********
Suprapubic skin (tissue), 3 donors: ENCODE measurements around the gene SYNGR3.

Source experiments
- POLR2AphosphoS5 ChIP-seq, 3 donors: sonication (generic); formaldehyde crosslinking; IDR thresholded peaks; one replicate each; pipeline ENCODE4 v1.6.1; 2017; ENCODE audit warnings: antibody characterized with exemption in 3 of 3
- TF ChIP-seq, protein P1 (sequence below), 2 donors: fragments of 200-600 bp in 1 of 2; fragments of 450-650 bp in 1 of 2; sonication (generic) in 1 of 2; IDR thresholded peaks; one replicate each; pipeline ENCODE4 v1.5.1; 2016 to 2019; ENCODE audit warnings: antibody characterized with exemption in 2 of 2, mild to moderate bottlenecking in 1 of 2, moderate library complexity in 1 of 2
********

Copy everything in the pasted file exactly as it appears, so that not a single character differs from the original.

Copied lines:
Suprapubic skin (tissue), 3 donors: ENCODE measurements around the gene SYNGR3.

Source experiments
- POLR2AphosphoS5 ChIP-seq, 3 donors: sonication (generic); formaldehyde crosslinking; IDR thresholded peaks; one replicate each; pipeline ENCODE4 v1.6.1; 2017; ENCODE audit warnings: antibody characterized with exemption in 3 of 3
- TF ChIP-seq, protein P1 (sequence below), 2 donors: fragments of 200-600 bp in 1 of 2; fragments of 450-650 bp in 1 of 2; sonication (generic) in 1 of 2; IDR thresholded peaks; one replicate each; pipeline ENCODE4 v1.5.1; 2016 to 2019; ENCODE audit warnings: antibody characterized with exemption in 2 of 2, mild to moderate bottlenecking in 1 of 2, moderate library complexity in 1 of 2